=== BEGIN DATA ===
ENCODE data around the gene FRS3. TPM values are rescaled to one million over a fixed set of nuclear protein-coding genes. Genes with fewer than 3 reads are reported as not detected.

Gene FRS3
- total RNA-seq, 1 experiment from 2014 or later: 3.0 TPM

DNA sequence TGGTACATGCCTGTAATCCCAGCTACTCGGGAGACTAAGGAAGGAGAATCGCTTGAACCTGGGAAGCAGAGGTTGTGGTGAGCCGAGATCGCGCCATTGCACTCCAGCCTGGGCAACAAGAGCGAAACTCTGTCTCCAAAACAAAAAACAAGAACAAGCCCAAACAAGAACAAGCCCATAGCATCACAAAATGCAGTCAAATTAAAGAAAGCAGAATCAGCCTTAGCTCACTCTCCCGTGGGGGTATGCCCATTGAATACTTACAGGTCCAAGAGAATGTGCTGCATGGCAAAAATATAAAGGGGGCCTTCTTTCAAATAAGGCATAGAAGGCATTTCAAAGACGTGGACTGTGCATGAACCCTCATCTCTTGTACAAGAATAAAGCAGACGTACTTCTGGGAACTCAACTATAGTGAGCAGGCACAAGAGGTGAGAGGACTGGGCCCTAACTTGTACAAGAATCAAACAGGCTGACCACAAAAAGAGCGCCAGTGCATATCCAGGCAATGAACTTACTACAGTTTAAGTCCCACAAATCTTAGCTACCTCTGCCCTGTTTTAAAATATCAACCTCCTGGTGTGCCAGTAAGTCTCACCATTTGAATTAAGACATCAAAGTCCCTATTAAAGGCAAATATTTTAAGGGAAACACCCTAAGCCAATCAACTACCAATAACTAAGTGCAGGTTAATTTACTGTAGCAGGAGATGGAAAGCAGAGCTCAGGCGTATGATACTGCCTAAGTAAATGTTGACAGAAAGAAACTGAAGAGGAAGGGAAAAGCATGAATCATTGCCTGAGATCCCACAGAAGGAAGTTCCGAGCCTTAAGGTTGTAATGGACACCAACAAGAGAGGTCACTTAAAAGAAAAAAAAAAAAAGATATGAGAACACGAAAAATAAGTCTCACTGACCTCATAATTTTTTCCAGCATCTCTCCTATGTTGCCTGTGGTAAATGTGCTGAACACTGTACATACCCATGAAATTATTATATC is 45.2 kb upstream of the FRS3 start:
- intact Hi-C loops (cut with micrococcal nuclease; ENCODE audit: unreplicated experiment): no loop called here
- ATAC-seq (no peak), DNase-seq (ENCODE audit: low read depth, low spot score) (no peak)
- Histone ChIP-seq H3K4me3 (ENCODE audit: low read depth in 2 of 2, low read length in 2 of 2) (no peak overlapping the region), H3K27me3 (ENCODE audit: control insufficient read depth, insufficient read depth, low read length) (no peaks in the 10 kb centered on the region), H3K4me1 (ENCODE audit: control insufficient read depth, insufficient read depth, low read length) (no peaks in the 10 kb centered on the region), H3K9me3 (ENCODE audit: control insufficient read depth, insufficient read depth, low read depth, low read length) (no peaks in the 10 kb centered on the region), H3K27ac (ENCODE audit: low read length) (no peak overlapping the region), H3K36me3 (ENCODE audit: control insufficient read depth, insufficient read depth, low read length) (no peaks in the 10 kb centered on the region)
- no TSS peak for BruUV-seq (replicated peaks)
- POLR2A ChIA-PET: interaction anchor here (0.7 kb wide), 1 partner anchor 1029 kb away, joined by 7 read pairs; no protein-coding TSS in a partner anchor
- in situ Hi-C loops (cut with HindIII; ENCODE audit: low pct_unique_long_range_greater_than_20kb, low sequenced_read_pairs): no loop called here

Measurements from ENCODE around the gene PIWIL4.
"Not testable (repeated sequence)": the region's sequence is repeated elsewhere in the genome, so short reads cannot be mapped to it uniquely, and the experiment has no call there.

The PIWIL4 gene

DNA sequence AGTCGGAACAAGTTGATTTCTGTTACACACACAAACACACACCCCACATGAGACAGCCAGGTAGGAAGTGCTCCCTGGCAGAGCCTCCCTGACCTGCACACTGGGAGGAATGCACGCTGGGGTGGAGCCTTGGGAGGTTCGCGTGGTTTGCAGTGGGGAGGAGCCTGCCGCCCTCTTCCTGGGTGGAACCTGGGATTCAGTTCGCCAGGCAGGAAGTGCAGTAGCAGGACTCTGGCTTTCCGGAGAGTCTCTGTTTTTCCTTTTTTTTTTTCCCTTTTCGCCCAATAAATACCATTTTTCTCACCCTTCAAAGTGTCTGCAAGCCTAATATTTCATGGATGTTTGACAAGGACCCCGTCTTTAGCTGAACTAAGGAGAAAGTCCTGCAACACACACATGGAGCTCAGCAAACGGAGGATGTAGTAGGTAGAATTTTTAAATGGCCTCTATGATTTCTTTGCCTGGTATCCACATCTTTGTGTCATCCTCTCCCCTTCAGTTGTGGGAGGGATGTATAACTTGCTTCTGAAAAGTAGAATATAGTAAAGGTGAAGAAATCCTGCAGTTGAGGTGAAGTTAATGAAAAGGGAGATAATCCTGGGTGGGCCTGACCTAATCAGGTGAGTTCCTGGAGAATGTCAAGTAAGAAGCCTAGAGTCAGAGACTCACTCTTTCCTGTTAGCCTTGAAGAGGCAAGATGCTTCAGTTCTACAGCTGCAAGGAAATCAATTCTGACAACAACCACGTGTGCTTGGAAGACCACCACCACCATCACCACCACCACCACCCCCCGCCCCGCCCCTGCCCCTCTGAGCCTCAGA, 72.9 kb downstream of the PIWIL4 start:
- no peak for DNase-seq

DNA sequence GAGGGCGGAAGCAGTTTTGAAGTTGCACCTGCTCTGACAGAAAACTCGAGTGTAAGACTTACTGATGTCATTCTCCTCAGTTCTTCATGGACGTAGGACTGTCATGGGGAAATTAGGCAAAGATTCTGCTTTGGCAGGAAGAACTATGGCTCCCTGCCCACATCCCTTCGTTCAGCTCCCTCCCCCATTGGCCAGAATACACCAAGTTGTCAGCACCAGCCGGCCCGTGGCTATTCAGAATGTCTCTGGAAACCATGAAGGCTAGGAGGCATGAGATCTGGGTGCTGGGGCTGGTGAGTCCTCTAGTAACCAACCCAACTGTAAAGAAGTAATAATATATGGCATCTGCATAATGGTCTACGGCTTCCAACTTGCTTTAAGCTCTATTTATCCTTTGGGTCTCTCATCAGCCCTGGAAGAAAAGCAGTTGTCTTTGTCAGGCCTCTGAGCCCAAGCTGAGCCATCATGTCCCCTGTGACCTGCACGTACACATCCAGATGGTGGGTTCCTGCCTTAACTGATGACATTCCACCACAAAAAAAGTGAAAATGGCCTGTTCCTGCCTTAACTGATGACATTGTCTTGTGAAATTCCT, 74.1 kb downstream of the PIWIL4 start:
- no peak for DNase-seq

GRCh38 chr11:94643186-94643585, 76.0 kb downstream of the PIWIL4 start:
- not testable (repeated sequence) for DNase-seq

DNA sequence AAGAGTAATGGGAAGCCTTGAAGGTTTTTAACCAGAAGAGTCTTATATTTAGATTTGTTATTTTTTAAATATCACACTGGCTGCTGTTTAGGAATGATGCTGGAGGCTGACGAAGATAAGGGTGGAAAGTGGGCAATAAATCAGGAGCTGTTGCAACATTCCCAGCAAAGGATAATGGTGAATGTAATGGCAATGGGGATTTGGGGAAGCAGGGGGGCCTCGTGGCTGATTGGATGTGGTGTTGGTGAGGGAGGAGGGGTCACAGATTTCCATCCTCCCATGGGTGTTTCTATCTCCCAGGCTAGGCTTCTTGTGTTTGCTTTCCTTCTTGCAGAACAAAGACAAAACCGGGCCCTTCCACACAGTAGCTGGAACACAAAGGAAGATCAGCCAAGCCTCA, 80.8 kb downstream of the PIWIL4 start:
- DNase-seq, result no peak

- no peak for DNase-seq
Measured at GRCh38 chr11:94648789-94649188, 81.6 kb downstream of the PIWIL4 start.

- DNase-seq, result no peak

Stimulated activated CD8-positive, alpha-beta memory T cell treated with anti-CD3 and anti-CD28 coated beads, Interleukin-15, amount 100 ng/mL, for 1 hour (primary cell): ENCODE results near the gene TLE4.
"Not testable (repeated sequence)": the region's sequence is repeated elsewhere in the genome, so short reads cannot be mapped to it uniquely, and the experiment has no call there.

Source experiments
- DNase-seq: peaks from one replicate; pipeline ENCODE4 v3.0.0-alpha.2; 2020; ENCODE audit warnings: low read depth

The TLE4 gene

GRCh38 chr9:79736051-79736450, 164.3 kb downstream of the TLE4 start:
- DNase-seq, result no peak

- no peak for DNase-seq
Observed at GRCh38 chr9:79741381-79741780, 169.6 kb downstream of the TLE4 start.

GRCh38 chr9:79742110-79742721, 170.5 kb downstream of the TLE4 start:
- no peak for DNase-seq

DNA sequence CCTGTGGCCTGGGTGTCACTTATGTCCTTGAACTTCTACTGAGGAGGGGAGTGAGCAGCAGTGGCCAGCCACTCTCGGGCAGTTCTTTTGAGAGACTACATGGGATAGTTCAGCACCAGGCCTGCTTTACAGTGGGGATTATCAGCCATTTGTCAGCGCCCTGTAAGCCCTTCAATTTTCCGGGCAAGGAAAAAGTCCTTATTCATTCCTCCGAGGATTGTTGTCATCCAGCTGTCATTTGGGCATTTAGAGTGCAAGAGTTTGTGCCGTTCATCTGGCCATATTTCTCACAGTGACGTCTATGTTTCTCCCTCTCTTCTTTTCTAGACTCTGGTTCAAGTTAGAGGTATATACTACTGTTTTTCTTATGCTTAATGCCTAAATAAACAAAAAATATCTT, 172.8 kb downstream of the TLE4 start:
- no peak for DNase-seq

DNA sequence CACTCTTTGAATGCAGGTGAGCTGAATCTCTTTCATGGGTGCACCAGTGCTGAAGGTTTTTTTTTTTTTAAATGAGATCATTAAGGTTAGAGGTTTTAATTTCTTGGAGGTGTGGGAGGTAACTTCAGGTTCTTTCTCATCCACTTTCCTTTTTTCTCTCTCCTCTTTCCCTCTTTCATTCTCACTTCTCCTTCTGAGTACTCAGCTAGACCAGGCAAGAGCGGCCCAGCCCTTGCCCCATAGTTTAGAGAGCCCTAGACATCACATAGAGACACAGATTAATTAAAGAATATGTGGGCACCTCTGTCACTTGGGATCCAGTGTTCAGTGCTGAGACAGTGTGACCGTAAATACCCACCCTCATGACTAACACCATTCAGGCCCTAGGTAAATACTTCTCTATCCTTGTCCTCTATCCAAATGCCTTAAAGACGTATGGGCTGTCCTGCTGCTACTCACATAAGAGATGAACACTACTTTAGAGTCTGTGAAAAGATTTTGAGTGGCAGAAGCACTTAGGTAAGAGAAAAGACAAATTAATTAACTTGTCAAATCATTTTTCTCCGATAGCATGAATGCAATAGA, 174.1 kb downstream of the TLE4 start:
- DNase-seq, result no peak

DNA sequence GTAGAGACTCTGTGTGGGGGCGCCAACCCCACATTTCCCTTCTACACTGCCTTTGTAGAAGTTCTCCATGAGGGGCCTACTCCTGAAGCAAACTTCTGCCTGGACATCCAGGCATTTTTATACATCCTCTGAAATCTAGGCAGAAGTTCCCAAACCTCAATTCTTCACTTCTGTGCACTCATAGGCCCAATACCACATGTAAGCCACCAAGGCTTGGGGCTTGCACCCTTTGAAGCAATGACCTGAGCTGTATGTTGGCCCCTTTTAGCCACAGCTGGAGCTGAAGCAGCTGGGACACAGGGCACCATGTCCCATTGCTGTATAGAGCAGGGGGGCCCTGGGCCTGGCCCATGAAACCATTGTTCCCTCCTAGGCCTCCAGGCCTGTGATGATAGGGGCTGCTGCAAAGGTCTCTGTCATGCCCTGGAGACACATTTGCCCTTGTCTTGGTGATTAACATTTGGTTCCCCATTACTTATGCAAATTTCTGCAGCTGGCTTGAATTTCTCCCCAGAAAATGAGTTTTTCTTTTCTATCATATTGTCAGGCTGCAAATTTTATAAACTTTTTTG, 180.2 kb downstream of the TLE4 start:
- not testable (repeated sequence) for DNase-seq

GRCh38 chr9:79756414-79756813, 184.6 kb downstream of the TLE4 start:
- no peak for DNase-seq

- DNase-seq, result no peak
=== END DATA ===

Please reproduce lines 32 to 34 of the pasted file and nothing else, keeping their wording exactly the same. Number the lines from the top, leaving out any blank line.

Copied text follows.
- no peak for DNase-seq
Observed at GRCh38 chr9:79741381-79741780, 169.6 kb downstream of the TLE4 start.

GRCh38 chr9:79742110-79742721, 170.5 kb downstream of the TLE4 start: